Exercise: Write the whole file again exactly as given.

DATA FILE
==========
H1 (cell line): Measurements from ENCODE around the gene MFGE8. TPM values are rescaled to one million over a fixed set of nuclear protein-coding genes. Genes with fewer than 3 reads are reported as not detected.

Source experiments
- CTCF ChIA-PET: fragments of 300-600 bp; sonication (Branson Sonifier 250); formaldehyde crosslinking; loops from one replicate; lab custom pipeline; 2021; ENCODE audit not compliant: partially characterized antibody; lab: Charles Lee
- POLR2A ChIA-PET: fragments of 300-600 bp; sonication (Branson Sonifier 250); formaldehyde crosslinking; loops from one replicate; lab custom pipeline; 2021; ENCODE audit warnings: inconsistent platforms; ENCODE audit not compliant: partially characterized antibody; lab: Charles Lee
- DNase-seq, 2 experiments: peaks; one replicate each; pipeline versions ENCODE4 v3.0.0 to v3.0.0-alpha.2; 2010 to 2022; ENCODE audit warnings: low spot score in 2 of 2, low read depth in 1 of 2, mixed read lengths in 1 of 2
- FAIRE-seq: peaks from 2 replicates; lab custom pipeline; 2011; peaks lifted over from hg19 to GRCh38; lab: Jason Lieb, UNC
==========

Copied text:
H1 (cell line): Measurements from ENCODE around the gene MFGE8. TPM values are rescaled to one million over a fixed set of nuclear protein-coding genes. Genes with fewer than 3 reads are reported as not detected.

Source experiments
- CTCF ChIA-PET: fragments of 300-600 bp; sonication (Branson Sonifier 250); formaldehyde crosslinking; loops from one replicate; lab custom pipeline; 2021; ENCODE audit not compliant: partially characterized antibody; lab: Charles Lee
- POLR2A ChIA-PET: fragments of 300-600 bp; sonication (Branson Sonifier 250); formaldehyde crosslinking; loops from one replicate; lab custom pipeline; 2021; ENCODE audit warnings: inconsistent platforms; ENCODE audit not compliant: partially characterized antibody; lab: Charles Lee
- DNase-seq, 2 experiments: peaks; one replicate each; pipeline versions ENCODE4 v3.0.0 to v3.0.0-alpha.2; 2010 to 2022; ENCODE audit warnings: low spot score in 2 of 2, low read depth in 1 of 2, mixed read lengths in 1 of 2
- FAIRE-seq: peaks from 2 replicates; lab custom pipeline; 2011; peaks lifted over from hg19 to GRCh38; lab: Jason Lieb, UNC